I solved this challenge by first finding the name of the place. That’s usually a good place to start—so I went with:
[ trailer park El Camino Real palo alto CA ]
Finding out quickly that it’s called the “Buena Vista Mobile Home Park.” Notice that I’d called it a “trailer park” in my question, but that the name of the place is “mobile home.” The knowledge panel on the right hand side gives me a good set of data, including the address at 3980 El Camino Real Palo Alto, CA 94306
Armed with a name and an address, it’s pretty simple to look up the history:
[ Buena Vista Mobile Home Park Palo Alto ]
And that leads to many historical articles (e.g., ones in the NYTimes or the local online newspaper, Palo Alto Online) where you’ll find that it began as a roadside stop between downtown Palo Alto and Mountain View. It started up in 1926 as a tourist camp, with simple, small cabins arriving later, along with a café (“Chat and Chew”).
|Image from "Polk's Palo Alto Directory (1930)" R. L. Polk & Co. )|
In these articles you can also read about the redevelopmentplan by the Prometheus Company which mention that “…Buena Vista residents pay about $800 to $1,300 per month for their spaces.”
Now, to find the ages / ethnicities of the residents of the BVMHP.
If you do a query for this kind of information, say:
[ demographics El Camino Real Palo Alto CA ]
you can find a number of different demographics data suppliers. But after poking around for a while, I found that most of them just provide aggregate data for the entire city. What I really wanted was the ability to drill down into that particular neighborhood.
I found that I could use City-Data.com to get pretty close. If you look at the map of the park area for a while and zoom out just a bit, you’ll see the names of individual neighborhoods appear. (I’ve circled them in the map below.)
By following the link to City-Data.com for Palo Alto http://www.city-data.com/city/Palo-Alto-California.html – you’ll find a link to the Barron Park neighborhood, which produces a ton of data that they’ve collected from a number of sources.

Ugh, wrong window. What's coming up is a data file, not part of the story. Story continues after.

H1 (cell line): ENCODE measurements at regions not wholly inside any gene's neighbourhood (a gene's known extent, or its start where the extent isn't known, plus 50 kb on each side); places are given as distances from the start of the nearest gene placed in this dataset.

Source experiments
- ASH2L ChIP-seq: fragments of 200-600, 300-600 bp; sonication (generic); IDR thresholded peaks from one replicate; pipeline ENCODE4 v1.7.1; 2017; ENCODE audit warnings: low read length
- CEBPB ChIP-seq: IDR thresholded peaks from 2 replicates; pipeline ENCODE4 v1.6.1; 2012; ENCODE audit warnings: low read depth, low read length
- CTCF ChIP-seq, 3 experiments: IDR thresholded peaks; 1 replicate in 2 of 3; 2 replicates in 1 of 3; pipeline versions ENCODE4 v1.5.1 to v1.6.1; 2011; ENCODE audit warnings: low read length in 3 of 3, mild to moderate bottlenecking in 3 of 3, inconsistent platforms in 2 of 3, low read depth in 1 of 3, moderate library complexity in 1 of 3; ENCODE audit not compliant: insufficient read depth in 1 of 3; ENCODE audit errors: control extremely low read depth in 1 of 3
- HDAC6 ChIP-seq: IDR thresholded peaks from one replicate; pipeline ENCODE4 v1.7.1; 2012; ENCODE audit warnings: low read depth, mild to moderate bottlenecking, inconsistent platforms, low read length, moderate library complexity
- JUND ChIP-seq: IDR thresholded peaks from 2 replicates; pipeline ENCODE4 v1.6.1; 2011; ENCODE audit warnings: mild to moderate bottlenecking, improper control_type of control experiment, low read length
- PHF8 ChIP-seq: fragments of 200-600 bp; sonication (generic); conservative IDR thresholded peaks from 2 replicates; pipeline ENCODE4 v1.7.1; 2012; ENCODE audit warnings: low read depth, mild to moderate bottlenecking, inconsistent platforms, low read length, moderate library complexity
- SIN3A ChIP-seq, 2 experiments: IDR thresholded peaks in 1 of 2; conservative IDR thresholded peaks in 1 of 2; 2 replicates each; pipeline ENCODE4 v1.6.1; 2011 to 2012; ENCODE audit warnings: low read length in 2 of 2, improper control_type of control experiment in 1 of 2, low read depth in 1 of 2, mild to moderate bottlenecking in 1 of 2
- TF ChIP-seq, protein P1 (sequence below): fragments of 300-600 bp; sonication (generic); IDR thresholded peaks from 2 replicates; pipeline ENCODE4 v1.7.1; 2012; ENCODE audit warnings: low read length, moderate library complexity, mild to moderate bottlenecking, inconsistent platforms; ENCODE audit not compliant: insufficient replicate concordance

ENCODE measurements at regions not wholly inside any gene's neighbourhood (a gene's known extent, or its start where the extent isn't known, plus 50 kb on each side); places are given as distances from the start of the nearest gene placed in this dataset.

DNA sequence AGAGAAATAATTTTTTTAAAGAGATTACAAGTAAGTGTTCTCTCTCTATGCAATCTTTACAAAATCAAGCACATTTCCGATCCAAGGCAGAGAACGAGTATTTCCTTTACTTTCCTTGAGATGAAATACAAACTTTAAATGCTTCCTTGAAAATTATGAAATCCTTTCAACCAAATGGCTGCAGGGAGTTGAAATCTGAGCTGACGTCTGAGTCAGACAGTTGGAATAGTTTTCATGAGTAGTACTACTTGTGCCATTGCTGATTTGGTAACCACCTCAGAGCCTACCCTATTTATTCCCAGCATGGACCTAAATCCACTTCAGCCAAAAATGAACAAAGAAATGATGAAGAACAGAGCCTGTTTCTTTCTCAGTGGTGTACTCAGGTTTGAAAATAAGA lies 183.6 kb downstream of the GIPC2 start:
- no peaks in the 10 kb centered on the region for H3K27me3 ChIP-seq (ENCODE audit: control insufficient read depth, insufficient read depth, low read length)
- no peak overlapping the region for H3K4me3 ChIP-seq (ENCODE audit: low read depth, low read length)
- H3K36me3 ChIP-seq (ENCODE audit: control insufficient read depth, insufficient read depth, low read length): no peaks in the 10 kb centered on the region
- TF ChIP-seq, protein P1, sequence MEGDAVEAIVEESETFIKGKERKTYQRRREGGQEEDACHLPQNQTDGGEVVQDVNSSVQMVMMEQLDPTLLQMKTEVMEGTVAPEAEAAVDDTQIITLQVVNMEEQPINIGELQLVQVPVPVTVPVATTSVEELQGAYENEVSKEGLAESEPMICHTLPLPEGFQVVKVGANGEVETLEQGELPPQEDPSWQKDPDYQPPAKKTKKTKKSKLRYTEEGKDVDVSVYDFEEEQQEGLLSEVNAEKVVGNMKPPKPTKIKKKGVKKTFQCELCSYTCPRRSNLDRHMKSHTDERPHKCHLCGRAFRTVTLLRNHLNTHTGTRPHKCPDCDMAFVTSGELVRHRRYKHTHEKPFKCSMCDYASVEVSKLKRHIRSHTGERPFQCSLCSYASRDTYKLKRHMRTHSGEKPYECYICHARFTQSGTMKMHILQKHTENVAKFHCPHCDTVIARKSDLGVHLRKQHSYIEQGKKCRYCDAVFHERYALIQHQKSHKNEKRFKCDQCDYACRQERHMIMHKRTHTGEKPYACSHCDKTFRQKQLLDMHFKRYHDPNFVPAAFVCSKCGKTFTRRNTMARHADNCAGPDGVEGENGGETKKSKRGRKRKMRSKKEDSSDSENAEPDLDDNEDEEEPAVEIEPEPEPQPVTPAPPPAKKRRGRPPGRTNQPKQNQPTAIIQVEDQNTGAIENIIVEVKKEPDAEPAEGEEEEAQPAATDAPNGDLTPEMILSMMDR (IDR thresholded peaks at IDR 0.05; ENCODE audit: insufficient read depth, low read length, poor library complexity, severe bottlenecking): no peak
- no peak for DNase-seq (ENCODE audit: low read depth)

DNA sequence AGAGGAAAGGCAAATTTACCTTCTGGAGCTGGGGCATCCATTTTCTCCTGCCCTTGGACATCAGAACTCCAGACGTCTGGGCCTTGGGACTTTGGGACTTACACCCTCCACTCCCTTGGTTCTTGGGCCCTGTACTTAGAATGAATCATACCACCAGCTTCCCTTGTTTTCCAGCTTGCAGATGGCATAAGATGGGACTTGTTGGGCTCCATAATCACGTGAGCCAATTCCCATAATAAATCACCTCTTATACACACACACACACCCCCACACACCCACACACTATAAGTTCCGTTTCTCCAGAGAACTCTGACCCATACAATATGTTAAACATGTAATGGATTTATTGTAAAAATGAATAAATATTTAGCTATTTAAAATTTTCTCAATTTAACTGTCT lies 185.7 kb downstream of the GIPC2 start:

While this is neighborhood data set is a bit larger that what want (for example, it includes a few hundred homes in the $800K+ range), it starts to give you a sense for the place. Median rent is $1512. (A quick price comparison on Zillow.com in the neighborhoods nearby will show you this is WAY below market rates for this area.)
I also found that I could do a search on the street address of BVMHP at 411.com and get a pretty complete listing of people living in the park.
By just scrolling through the list of names and ages, you can quickly see that the trailer park is around 75% Hispanic (Martinez, Valdez, Montes, Robles, Ramirez, etc…) with a decidedly older tendency than for the rest of Palo Alto (I counted ~25% older residents). I could have dropped all the data into a spreadsheet and done a pretty accurate count, but this was sufficient for our purposes.
(FWIW, I also tried to use the census data at Census.gov but was frustrated by how slow it was and how difficult to use. Did anyone have success using that approach?)
What about those doughnuts?
At the bottom of that first article is a link to the historyof the place, which actually tells the story about the “Chat and Chew” and the cost of doughnuts. But suppose you didn’t see that. How would you search?
To find the price of doughnuts, I’d do a simple search using the wild card operator:
[buena vista palo alto "doughnuts for * dozen" ]
But note that if I’d spelled “doughnuts” as “donuts,” this approach wouldn’t have worked! If that had been my only strategy, I would have also tried:
[buena vista palo alto ~donuts for dozen ]
and left out the quotes for more generality. Here, the ~ in front of the word “donuts” looks for synonyms are other spellings (e.g., “doughnuts”)
Also notice that I did NOT use “per dozen.” Why not? I actually tried that first, and didn’t get anything. So I went for the more generic phrase, “for * dozen” thinking that would include any probable rewrite. And I was right.
In 1932 at the “Chat and Chew” you could get a dozen doughnuts for $0.35 / dozen, just under 3¢ each. Those were simpler, or at least cheaper, times.
Search lessons: As I mentioned in my 1MM last week, sometimes you really need another tool—in this case, a database that has the information you need within. By first finding the proper name of the place, then using that to reverse-find on the address with a special tool (in this case, 411.com and City-Data.com) we’re able to learn a lot of otherwise unfindable information. But now you know how!